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The significance of representation

Dear Auditory List,

I have been recently pondering on the problem of how to represent
the acoustic signal which hits the ear as a first stage process for
a computational model of auditory scene analysis. However, as I have
pondered, the light has become faint to the point where I think I
may be getting bit lost.

It is clear that most animals have evolved to solve the problem of
identifying more than one (concurrent) sound event from the
aggregate sound-pressure waveform. This may be considered a basic or
fundamental task for animals to master in order to increase their
chances of survival in the environment. As I understand it, the
functioning of the peripheral auditory system in many animals
differs quite markedly in the frequency resolution, critical
bandwidth distribution along the basilar membrane, etc. One of my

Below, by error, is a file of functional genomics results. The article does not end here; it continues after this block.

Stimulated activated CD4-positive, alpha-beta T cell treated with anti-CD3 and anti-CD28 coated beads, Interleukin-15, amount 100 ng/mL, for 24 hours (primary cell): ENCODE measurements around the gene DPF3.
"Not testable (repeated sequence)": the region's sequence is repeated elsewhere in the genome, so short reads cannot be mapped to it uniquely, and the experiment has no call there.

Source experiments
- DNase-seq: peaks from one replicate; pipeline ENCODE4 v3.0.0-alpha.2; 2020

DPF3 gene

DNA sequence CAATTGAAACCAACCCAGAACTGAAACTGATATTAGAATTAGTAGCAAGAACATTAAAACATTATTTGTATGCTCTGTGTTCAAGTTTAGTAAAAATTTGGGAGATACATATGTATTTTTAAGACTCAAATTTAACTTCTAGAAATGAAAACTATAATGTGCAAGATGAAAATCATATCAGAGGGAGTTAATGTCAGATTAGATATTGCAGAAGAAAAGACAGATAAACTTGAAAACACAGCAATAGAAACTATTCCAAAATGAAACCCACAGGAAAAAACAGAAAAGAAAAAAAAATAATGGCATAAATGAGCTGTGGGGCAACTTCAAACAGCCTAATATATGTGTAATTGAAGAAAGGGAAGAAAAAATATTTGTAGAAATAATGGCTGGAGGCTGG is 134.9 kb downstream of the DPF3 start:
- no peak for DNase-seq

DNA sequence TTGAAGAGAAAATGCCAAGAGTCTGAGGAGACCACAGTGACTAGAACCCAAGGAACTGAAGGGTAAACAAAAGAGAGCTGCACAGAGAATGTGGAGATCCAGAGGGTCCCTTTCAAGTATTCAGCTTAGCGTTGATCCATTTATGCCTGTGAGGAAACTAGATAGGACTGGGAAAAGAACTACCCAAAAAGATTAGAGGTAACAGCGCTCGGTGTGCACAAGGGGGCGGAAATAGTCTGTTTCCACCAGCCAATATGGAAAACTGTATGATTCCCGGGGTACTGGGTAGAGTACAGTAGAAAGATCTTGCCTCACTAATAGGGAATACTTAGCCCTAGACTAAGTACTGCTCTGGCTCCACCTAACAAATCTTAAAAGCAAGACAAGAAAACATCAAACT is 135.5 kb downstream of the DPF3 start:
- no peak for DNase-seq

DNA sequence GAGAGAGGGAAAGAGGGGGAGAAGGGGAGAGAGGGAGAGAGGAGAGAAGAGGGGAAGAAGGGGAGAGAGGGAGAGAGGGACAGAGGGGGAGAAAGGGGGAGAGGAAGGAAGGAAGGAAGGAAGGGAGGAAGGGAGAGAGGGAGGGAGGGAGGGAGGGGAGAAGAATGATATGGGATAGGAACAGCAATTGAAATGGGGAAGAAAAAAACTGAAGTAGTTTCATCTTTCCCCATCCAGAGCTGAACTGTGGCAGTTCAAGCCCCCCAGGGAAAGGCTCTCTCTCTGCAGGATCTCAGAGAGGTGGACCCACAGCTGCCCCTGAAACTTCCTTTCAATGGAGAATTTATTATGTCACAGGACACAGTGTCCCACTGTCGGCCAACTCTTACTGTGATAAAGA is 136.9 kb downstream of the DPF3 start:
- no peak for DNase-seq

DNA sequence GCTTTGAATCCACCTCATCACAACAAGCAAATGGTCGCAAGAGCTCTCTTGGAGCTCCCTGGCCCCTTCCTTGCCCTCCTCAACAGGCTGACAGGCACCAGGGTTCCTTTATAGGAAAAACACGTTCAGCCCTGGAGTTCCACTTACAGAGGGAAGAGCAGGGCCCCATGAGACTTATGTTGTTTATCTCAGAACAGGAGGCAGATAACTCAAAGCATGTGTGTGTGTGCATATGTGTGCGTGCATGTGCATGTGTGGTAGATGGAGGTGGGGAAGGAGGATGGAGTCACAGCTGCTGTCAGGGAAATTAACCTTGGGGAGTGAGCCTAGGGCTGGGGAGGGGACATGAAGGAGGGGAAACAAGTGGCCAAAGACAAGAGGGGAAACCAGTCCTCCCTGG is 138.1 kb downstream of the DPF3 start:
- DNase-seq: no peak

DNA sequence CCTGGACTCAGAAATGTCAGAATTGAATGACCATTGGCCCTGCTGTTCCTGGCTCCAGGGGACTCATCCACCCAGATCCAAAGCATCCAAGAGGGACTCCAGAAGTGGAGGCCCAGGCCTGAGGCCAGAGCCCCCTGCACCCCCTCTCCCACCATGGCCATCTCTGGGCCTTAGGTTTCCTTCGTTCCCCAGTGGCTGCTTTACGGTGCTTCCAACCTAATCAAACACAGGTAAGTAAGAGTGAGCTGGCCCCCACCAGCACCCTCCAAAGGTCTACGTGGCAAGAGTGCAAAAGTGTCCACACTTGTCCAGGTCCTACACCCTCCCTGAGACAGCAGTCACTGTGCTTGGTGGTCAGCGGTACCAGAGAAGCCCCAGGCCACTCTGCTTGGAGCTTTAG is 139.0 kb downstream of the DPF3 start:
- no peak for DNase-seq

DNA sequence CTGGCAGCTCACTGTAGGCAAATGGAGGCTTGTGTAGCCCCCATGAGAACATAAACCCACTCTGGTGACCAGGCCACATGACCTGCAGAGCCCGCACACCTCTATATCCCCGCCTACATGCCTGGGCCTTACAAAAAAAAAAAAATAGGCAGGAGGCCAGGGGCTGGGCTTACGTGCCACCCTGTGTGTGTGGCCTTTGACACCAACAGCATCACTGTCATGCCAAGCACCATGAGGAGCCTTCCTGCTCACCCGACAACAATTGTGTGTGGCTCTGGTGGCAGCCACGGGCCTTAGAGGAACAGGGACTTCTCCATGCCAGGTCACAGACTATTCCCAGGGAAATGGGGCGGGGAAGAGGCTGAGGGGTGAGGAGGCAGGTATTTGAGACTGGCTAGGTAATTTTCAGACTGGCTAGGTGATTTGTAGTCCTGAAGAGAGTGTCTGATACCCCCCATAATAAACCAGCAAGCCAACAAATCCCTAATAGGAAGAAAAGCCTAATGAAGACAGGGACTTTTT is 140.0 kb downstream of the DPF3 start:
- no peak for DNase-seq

ponderables is: Does this indicate that the initial transformation
of the signal is irrelevant (to a large degree) for the ability to
identify sound events? If this is so, does this imply that any old
representation of the signal will do for a basic model which is able
to accomplish auditory stream segregation?

I am aware that the degree of resolution and functioning which
different cochleas (cochleae?) produce will make some difference to
the auditory 'skills' of the animal. My point is that the skill (or
primitive process) of stream segregation is not primarily reliant upon
this initial representation of the signal.

I would be extremely grateful if anyone could help with this issue.
May be I am looking at this completely the wrong way? Or may be I
have started off with some mistaken assumptions?

Kevin L. Baker
University of Sheffield, UK

>From UK - pc1klb@uk.ac.sheffield.primea
>From everywhere else - pc1klb@primea.sheffield.ac.uk